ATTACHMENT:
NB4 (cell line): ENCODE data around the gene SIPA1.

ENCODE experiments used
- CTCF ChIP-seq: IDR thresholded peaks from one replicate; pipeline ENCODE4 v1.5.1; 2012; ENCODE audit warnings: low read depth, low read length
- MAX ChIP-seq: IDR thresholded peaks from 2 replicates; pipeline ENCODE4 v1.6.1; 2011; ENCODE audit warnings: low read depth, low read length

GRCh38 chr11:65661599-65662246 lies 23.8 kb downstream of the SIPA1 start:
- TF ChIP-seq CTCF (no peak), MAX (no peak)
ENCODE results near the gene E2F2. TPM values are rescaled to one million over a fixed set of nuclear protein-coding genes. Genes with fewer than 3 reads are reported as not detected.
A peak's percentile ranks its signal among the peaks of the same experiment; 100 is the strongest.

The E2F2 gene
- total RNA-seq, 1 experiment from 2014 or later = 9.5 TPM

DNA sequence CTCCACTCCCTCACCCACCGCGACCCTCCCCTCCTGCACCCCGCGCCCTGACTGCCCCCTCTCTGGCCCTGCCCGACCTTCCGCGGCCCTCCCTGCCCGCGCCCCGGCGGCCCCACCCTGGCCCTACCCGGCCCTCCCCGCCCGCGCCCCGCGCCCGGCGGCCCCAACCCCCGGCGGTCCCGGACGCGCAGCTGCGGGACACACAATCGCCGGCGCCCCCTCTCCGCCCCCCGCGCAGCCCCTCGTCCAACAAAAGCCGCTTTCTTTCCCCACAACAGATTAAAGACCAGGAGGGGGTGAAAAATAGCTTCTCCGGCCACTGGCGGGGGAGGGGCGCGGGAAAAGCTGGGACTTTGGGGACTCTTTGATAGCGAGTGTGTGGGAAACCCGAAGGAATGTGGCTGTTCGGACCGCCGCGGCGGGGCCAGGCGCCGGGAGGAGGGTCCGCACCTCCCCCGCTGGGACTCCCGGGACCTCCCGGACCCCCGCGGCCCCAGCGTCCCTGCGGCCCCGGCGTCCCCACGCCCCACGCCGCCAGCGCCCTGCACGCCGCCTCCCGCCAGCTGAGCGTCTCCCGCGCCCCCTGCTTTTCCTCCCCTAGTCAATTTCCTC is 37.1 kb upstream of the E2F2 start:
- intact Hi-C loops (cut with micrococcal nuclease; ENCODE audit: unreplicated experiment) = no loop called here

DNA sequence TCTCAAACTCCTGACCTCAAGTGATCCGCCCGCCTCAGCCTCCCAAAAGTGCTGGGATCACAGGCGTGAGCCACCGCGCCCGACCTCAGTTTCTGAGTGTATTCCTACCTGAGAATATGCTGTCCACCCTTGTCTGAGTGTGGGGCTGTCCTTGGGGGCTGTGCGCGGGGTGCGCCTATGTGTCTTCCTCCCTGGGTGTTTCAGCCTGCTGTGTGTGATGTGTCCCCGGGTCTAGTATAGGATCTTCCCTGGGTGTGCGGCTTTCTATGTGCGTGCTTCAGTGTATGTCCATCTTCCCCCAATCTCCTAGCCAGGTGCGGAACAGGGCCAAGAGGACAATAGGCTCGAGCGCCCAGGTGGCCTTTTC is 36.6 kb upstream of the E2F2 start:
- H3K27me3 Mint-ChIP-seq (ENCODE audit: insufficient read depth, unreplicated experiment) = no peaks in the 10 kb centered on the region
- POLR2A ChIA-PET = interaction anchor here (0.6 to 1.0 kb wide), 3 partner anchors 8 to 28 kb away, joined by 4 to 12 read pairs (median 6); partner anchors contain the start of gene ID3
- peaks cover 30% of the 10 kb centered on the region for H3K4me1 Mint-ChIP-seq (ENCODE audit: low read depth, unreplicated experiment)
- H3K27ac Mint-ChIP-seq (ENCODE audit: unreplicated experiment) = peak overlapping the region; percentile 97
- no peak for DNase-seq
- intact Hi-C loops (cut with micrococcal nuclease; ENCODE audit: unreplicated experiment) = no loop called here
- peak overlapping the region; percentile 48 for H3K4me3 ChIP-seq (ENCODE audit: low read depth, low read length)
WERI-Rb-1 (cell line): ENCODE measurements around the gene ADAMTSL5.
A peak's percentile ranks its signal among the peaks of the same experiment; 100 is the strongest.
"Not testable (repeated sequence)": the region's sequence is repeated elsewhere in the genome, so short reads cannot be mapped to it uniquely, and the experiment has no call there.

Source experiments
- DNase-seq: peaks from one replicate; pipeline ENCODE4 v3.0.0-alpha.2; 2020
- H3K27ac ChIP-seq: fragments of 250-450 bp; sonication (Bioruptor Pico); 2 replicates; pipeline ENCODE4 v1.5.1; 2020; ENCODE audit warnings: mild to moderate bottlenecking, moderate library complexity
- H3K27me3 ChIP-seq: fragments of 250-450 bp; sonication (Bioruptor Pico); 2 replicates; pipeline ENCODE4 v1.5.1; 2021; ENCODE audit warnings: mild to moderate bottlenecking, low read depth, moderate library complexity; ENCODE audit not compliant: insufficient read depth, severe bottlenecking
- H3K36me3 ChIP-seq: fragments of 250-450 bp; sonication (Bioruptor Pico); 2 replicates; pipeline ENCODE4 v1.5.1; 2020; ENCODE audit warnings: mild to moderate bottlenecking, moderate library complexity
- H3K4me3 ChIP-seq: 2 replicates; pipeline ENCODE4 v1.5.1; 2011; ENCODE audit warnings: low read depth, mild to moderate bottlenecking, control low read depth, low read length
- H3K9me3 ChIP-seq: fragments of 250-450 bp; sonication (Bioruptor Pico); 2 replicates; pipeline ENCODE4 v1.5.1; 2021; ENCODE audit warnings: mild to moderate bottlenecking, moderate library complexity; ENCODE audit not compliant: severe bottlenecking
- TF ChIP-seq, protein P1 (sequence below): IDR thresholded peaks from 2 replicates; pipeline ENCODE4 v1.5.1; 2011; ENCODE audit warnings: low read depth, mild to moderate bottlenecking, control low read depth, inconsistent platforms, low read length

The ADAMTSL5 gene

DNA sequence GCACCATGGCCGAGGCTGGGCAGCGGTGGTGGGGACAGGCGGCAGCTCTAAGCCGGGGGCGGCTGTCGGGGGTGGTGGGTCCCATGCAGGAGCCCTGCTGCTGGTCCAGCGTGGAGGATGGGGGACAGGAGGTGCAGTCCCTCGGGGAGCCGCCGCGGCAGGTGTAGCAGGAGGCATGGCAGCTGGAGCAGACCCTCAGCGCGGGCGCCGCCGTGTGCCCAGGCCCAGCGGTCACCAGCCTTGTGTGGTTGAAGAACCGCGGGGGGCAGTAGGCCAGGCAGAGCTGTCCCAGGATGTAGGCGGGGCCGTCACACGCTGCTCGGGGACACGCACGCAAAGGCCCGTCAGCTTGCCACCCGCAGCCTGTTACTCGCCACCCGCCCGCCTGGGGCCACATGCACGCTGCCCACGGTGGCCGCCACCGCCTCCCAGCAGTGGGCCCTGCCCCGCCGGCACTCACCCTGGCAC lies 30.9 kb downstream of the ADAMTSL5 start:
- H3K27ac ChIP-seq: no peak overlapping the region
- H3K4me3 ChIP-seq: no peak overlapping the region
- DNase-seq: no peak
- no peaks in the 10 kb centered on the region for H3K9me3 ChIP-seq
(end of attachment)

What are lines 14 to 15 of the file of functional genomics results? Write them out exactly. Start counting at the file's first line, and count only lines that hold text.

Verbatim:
- H3K27me3 Mint-ChIP-seq (ENCODE audit: insufficient read depth, unreplicated experiment) = no peaks in the 10 kb centered on the region
- POLR2A ChIA-PET = interaction anchor here (0.6 to 1.0 kb wide), 3 partner anchors 8 to 28 kb away, joined by 4 to 12 read pairs (median 6); partner anchors contain the start of gene ID3